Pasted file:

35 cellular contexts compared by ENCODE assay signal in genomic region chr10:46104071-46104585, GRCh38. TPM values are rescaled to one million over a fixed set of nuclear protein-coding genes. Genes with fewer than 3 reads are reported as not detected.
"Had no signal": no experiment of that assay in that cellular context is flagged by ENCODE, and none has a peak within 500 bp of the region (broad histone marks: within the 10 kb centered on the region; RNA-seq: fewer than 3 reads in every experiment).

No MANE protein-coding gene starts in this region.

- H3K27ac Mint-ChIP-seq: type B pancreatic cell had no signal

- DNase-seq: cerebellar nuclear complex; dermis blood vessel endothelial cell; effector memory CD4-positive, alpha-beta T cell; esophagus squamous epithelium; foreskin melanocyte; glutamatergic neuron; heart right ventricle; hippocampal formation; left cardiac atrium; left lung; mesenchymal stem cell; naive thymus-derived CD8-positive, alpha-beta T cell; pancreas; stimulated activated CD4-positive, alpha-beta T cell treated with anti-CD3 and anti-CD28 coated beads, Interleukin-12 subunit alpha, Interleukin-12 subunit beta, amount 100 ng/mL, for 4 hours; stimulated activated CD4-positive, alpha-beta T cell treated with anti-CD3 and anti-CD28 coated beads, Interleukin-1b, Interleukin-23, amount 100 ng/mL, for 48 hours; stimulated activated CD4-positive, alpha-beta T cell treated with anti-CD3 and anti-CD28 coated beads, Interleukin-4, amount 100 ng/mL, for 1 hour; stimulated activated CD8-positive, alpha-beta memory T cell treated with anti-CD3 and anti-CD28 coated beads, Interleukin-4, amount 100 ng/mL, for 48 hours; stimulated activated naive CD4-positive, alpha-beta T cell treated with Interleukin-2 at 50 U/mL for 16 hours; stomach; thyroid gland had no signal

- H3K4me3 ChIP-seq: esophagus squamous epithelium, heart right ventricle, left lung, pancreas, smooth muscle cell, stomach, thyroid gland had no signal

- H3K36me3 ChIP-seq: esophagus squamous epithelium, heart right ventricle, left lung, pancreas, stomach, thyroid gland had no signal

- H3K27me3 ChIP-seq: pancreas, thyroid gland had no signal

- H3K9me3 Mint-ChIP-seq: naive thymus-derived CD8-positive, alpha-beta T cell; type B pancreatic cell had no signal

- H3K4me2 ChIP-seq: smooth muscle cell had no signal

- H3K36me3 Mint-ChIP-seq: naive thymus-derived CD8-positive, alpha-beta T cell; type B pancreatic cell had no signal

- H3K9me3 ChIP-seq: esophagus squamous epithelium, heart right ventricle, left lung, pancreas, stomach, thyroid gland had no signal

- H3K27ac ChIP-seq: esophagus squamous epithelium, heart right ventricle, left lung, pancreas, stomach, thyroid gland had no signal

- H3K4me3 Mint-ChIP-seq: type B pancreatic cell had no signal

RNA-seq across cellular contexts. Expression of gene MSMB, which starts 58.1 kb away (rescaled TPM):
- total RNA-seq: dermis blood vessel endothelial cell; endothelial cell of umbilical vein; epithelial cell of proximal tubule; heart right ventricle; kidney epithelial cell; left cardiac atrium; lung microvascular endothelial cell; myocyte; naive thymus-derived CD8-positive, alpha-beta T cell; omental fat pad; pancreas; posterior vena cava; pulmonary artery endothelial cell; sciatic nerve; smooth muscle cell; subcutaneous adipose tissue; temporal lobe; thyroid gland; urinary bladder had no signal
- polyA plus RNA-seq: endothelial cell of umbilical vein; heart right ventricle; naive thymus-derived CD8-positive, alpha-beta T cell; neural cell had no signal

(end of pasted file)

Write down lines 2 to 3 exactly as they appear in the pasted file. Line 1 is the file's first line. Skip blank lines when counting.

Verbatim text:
"Had no signal": no experiment of that assay in that cellular context is flagged by ENCODE, and none has a peak within 500 bp of the region (broad histone marks: within the 10 kb centered on the region; RNA-seq: fewer than 3 reads in every experiment).

No MANE protein-coding gene starts in this region.